The little Hermitage-style summerhouse is built of stone with a thatched roof. Large sections of bark from forest trees decorate around the doorway and inside. The interior contains a stone floor and small fireplace.
However, after Jenner’s extensive research in to smallpox vaccination, the longed for retreat was turned into a surgery from which he vaccinated the poor of the district without charge. He knew that in order to rid the world of smallpox he had to make his vaccine available to all. This is how the building got its flamboyant name.
The Temple of Vaccinia is recognized by many as the site of the first public health service; as a testament to its significance a film projection is now in place to encourage visitors to reflect on its significance and unique place in world history.
To the rear of the House is the glasshouse containing the Black Hamburgh grape vines planted by Jenner in 1818. The original plants were obtained as cuttings by Jenner from the Great Vine at Hampton Court Palace
The vinery provides a protected environment for the grapes to grow faster. These vines produce wonderfully sweet dessert grapes and both vine cuttings and grapes are sold seasonally in the Gift Shop.
During later summer months visitors can access the interior of the vinery and see the Victorian 'hot' wall that is still in- situ. This wall was heated by individual fires, an arduous task in the cold winter. In this heated environment, Jenner would also have grown exotic fruits such as pineapples in the raised hot bed in the middle of the vinery.
Some of the beauty of this garden comes from species planted by inhabitants of The Chantry after Jenner’s time. Rev John H.W. Fisher, a Vicar of Berkeley, recalled how the cyclamen that bloom under the trees were introduced.
The central figure was a Mrs. Stackhouse, wife of Canon Stackhouse, a former vicar of Berkeley. “...Towards the end of the 19th century Canon and Mrs. Stackhouse went on holiday to Italy and one of the places they visited was the Vatican. In the Vatican Garden the cyclamen (Cyclamen Neapolitanum) were in bloom. Mrs. Stackhouse loved to bring back a souvenir from any garden she visited, and the habit of a lifetime pressed upon her. Swiftly, she dropped her umbrella, and under the very eyes of the Papal Guard, managed to conceal a cyclamen corm inside it as she retrieved it.”
Some years later an old gentleman called at The Chantry vicarage and asked if he could look inside as he had been a regular visitor there when Canon Stackhouse was vicar. Rev. Fisher asked him if the story of the cyclamen was true. “Indeed it is, the gentleman replied. I called to welcome them home and Mrs Stackhouse was still unpacking. She came downstairs into the drawing room with her sponge bag. What have you got there, I asked. Triumphantly holding it up she answered ‘The Papal Cyclamen’!”
This corm was planted under the plane tree, which Dr. Jenner had planted 100 years before. It has grown and flourished, and can still be seen today.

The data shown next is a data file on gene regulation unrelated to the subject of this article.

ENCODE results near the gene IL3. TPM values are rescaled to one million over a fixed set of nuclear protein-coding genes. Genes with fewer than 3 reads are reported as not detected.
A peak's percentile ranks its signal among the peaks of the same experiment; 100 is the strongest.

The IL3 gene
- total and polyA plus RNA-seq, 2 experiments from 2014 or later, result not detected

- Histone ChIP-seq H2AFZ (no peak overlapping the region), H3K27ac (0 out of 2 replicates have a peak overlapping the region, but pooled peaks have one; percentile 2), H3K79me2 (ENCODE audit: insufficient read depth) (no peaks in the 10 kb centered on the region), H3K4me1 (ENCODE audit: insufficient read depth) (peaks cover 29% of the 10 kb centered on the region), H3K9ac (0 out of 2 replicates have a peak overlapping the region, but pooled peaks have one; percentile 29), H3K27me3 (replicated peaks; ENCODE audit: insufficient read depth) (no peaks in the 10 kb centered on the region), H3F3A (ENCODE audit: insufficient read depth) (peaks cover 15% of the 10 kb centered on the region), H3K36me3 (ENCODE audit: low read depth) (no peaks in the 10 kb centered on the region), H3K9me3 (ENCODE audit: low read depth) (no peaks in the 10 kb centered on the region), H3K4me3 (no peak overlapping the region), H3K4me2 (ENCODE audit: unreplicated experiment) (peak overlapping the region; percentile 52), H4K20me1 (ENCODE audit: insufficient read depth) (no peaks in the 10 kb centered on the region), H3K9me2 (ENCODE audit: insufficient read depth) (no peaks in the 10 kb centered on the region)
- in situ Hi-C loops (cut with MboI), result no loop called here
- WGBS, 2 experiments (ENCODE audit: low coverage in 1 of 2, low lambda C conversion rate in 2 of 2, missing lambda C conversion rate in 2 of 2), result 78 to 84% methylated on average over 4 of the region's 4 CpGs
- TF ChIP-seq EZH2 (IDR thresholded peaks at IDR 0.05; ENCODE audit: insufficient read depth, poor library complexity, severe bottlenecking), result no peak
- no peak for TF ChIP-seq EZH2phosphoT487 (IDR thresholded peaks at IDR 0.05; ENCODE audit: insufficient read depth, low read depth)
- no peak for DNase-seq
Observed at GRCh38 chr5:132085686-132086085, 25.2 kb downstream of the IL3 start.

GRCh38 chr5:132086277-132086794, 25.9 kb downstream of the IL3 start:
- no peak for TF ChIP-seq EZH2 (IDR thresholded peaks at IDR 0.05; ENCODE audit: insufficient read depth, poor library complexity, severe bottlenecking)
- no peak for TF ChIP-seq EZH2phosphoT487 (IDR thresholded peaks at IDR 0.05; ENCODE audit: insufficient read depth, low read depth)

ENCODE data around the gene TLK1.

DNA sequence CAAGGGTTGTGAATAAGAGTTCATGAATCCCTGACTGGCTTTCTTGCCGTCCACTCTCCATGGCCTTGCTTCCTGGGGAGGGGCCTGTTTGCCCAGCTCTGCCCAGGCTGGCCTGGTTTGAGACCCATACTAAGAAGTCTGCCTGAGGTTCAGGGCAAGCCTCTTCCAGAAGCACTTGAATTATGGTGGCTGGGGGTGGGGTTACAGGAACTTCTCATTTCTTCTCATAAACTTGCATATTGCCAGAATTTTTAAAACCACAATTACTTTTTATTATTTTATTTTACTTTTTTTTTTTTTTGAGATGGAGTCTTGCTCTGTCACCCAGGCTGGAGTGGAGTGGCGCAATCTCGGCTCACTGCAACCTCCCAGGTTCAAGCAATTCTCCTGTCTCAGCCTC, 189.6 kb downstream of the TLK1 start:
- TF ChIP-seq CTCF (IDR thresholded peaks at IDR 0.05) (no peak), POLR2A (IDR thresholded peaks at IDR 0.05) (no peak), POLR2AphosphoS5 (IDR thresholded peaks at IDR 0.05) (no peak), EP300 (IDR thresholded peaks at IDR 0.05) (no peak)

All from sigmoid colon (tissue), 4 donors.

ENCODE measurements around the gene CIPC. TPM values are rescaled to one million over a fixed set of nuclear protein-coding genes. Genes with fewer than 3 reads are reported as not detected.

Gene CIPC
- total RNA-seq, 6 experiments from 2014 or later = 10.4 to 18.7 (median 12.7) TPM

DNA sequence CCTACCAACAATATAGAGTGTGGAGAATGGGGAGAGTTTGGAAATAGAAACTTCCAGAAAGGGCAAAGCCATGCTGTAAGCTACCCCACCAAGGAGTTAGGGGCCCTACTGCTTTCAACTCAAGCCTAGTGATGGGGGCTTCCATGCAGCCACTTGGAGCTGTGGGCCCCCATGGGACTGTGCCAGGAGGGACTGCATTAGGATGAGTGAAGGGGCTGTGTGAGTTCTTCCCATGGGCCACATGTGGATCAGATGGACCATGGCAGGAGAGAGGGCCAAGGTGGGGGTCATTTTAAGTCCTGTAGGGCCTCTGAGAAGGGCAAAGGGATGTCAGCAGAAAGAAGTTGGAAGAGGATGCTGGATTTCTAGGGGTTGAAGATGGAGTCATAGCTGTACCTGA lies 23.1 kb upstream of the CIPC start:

Plan Your Visit
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- Times on Open Days
12:00 - 17:00 hours. Last admission 16:00 hours
The museum is self-guided but an official guide needs to be booked in advance to see the ‘Ghosts in the Attic’ exhibition on the top floor. Telephone the House to make arrangements.
Adults: around £6.95; Carers and children under 5: Free.
Special concessions available and discounts for National Trust, English Heritage members etc.
- Mobility: There is wheelchair access to the ground floor of the house and garden.
- Sensory: The introductory video that is shown in the dining room at the start of the visit is subtitled. Braille Guide & portable hearing loop available. Assistance dogs only allowed in house and garden
Disabled access toilet and 1 Disabled Parking Space available
There is no lift so no wheelchair access to first floor exhibitions. The Vinery is too narrow for wheelchairs.
- Old Cyder House Toilets & Refreshment Area (bring your own food and drink);
- Gift Shop which during summer also sells plant cuttings from the garden and grapes from the Jenner Vine;
- Picnic Benches in the garden;
- Attic Tours
– Special educational exhibition called ‘Ghosts in the Attic: From smallpox to MMR’. Visitors are welcome to visit the attic but please make arrangements in advance to avoid disappointment. The attic stairs are steep so not suitable for disabled visitors. Web: Jenner Museum/ Facilities
Contact & Further Information
+44 (0)1453 810 631
The Centre is 1½ miles (2.4 km) west from the A38, mid-way between Bristol
. The M5 motorway is 3½ miles (5.6 km) away, and the M4 motorway is 8 miles (12.9 km) away.
- By Car
Travelling northbound on the M5, Exit at Junction 14 and follow signs for Berkeley
and the A38, and then follow the ‘Dr Jenner’s House & Garden’ Brown and White tourist signs.
Travelling southbound on the M5: Exit at Junction 13, follow signs for Berkeley
and the A38, and then follow the tourist signs as above.
'Yes' for visitors to the Museum only.
National Cycle Route 41. Bike stands available in the museum car park.
Google Maps - Dr Edward Jenner's House